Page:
Forum for Science, Industry and Business

Sponsored by:     3M 
Search our Site:

 

Gene breakthrough heralds better prospect for malaria solution

25.07.2006
Scientists have made a major breakthrough in understanding the genetics of the insect parasite that is being targeted by researchers as a way of preventing the spread of malaria.

Wolbachia bacteria are parasites that infect as many as 80 per cent of the world’s insects and manipulate reproduction in their hosts in order to improve their own transmission.

In species including the fruit fly and mosquito, they do this by altering the sperm of infected males to prevent them from successfully reproducing with uninfected females.

Females infected with Wolbachia produce, on average, more offspring than uninfected females.

This is because they can successfully mate with any male in the population, whereas uninfected females are restricted to uninfected males. As Wolbachia is maternally transmitted, this has the effect of spreading the infection through the insect population.

Researchers around the world have secured millions in research funding to help develop malaria control strategies that use genetically modified Wolbachia that would spread through mosquito populations and carry genes that make their mosquito hosts unable to transmit the plasmodium parasite that cause malaria.

For the first time, in new research published in the journal Genetics, scientists from the University of Bath (UK) and the University of Chicago (USA) have identified two of the genes that Wolbachia manipulates when it infects the fruit fly Drosophila simulans.

“This is a major breakthrough in our understanding of the genetic basis of Wolbachia infection,” said Dr Ben Heath, from the Department of Biology & Biochemistry at the University of Bath.

“In recent years there has been great interest in using transgenic Wolbachia as a way of modifying natural populations of insects such as mosquitoes which transmit malaria.

“However this would always be difficult to achieve without a full understanding of the genetics of how Wolbachia interacts with its host insect.

“Our discovery of two of the fruit fly genes manipulated by Wolbachia sheds light on this process, and we should now be able to develop a clearer picture of exactly how Wolbachia manipulate the reproductive process in a variety of its hosts.

“Part of the problem in studying Wolbachia is that it lives inside the cells of its host insect and cannot effectively be studied on its own because it needs the cellular machinery and materials it gets from its host to survive.

“Another difficulty is that the changes it makes in the development of sperm are so subtle that they can be difficult to trace.”

In their research the scientists compared the genes that were being expressed – switched on - in infected and uninfected male fruit flies. By subtracting one from the other, they were left with the genes that were being expressed as a result of the Wolbachia infection.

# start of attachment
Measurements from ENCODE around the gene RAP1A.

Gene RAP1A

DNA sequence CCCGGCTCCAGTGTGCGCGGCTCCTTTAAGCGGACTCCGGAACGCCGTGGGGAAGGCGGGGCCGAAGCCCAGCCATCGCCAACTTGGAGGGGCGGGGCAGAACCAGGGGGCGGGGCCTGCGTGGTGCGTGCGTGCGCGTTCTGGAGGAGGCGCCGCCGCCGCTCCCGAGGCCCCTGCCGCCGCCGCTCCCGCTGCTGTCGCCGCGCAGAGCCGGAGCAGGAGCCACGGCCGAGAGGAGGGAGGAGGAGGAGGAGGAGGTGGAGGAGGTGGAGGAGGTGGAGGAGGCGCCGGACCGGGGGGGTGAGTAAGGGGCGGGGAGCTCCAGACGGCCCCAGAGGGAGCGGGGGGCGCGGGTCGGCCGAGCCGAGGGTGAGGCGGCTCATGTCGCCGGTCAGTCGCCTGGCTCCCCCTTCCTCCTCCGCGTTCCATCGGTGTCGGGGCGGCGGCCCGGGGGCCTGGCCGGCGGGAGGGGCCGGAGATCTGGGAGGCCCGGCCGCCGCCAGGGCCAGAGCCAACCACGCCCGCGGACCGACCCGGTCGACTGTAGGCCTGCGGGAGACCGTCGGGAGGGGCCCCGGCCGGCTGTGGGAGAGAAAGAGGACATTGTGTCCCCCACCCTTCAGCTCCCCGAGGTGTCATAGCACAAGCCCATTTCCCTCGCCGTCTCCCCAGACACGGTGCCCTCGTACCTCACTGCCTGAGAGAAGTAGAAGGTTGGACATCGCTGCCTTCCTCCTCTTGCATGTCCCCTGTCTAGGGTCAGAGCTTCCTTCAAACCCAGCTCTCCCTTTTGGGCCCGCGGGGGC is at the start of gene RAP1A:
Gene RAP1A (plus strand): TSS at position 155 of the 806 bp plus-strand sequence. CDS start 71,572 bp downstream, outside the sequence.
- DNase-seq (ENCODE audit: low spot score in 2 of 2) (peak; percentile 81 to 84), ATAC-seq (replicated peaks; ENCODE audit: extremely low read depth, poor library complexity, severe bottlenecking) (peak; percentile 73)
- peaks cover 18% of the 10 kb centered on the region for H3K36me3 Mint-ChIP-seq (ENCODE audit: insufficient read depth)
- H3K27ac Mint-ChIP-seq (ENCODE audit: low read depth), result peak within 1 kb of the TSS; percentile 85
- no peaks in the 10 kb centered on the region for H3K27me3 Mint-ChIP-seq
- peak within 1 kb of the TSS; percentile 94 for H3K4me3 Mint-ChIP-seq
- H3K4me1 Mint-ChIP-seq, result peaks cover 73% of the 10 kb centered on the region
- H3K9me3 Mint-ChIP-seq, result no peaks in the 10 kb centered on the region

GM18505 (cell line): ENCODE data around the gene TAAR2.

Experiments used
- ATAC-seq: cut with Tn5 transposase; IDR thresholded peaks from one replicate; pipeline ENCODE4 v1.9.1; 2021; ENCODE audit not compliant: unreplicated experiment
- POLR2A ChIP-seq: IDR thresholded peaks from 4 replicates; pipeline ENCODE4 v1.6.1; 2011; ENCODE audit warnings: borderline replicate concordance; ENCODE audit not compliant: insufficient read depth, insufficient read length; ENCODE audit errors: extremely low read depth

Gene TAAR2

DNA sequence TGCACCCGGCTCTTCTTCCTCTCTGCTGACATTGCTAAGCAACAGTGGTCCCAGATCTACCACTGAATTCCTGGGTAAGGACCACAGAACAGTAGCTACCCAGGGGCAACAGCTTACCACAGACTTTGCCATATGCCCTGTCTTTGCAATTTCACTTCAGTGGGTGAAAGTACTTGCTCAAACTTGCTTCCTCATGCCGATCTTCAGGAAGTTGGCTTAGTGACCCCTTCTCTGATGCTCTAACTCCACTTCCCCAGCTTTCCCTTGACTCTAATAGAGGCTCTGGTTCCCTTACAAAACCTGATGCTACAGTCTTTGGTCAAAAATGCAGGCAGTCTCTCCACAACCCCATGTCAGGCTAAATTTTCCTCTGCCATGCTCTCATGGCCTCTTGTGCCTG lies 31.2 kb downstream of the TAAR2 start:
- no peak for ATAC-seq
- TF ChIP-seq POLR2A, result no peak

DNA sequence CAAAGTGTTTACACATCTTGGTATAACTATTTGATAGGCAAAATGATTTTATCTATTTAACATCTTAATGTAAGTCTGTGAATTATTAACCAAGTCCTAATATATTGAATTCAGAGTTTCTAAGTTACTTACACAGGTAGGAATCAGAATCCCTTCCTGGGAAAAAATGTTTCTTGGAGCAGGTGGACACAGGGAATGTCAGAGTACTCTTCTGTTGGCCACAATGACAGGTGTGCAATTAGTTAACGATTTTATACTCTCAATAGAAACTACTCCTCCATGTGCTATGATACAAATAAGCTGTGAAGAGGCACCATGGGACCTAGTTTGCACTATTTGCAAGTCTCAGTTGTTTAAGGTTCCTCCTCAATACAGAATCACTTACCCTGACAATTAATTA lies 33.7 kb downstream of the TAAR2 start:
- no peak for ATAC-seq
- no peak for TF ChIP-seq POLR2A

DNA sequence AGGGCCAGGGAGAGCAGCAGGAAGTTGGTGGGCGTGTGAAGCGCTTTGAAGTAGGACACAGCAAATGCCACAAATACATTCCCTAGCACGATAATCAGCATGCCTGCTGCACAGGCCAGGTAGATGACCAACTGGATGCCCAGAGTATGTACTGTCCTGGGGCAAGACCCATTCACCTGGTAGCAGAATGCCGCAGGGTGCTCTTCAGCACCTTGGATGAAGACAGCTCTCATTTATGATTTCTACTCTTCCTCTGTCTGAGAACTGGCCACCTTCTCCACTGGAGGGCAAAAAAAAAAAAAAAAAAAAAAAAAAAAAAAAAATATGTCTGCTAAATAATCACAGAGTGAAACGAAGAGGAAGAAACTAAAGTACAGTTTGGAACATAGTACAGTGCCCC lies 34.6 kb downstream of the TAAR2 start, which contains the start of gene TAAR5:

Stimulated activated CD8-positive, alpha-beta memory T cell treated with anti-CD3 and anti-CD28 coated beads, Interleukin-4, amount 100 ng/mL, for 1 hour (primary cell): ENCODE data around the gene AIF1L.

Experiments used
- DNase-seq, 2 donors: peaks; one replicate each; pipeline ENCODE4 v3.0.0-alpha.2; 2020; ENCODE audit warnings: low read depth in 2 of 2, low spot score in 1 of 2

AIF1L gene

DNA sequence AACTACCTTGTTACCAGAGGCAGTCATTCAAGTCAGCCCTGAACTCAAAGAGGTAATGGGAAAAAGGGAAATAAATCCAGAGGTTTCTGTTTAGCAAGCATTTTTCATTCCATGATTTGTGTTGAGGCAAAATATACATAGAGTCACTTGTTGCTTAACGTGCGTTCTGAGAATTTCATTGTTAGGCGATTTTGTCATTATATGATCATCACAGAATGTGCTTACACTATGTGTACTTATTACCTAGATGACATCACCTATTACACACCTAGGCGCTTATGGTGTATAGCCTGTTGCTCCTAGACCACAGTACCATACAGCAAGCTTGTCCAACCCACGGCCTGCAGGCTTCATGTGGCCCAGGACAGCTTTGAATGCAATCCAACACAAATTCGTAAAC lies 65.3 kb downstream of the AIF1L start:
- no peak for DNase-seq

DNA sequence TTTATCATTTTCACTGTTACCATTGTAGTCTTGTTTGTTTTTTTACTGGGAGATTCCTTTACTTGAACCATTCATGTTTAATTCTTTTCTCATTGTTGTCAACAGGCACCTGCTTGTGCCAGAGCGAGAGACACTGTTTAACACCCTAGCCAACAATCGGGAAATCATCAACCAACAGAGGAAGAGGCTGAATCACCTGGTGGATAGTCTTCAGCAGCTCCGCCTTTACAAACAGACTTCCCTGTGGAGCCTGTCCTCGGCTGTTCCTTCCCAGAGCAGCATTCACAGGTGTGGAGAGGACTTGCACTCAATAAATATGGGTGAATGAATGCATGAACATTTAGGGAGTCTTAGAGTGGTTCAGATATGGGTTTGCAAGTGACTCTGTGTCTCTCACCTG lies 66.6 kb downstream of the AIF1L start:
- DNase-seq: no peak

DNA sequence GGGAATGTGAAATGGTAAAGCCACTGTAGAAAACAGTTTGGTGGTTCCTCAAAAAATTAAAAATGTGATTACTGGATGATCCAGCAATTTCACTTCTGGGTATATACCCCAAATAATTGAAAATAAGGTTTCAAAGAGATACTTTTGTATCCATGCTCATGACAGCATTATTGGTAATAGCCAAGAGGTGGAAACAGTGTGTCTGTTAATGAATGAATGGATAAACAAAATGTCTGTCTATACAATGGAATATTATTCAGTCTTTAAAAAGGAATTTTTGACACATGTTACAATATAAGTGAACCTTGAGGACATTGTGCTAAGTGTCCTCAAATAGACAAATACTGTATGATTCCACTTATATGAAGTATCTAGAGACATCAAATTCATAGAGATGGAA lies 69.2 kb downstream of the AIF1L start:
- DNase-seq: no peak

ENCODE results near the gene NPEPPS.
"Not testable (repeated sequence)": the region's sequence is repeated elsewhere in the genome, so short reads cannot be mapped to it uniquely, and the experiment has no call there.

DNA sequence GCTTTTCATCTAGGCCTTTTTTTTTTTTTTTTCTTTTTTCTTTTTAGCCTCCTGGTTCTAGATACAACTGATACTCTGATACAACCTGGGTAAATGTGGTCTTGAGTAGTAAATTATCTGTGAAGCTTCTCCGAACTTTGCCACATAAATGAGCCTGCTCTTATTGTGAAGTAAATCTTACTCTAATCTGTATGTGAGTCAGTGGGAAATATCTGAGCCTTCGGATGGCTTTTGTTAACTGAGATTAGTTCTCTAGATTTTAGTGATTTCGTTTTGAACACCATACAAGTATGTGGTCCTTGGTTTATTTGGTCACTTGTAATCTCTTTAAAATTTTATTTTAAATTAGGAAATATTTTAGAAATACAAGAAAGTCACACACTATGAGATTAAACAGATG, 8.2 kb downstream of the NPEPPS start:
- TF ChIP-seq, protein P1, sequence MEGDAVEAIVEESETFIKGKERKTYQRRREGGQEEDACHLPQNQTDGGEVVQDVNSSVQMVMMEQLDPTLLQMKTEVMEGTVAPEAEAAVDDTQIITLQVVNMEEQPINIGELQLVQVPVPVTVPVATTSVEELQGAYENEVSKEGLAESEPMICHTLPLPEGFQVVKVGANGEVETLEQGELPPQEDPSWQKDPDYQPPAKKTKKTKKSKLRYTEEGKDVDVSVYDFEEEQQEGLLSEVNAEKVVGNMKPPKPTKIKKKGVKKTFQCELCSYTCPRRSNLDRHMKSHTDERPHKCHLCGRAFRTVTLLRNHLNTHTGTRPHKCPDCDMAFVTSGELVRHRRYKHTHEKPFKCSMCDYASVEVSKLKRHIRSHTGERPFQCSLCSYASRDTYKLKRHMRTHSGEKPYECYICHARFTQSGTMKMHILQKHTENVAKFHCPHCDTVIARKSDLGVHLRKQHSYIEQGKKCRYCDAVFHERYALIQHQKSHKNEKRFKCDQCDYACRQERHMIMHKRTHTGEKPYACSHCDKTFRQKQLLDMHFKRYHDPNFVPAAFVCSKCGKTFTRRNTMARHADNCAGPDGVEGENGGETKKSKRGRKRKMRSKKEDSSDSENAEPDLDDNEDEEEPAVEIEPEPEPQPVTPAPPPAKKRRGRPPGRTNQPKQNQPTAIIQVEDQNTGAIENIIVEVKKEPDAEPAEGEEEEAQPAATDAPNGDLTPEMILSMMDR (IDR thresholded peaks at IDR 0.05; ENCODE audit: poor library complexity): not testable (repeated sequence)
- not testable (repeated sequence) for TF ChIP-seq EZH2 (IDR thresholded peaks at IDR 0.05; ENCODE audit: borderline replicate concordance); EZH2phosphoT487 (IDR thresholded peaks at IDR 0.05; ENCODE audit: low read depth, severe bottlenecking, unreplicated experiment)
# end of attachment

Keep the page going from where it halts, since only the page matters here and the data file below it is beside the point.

One of the genes they identified, called zipper, is well known to scientists but has never been associated with Wolbachia infection before.

“Infected males have increased expression of their zipper gene compared to those that are uninfected,” said Dr Heath.

“We were then able to work with transgenic flies which express the zipper gene more when warmed up slightly for periods of one hour during their development.

“This doesn’t harm the flies and provides an opportunity to mimic the effect of Wolbachia in fruit flies that don’t carry the bacteria.

“The zipper gene identified by the scientists also interacts with a second gene called lgl which is responsible for polarity within the cell and this becomes important when a cell divides into two different cells, such as when stem cells develop into sperm.

“By affecting the balance between these genes, it appears Wolbachia can promote cytoplasmic incompatibility by modifying the sperm of infected males.

“This prevents the sperm from being compatible with any egg from a female not infected with Wolbachia and results in sterility.

“However when infected males mate with infected females, the Wolbachia in the egg finds a way of correcting the modification to sperm and allows fertilization and normal development to continue.”

The researchers are now looking at the mechanisms present in other insect species with different levels of cytoplasmic incompatibility

In other insects Wolbachia infection has diverse and often dramatic results which all cause an increase in Wolbachia transmission for the simple reason that these bacteria are only transmitted through the maternal line, from mother to daughter.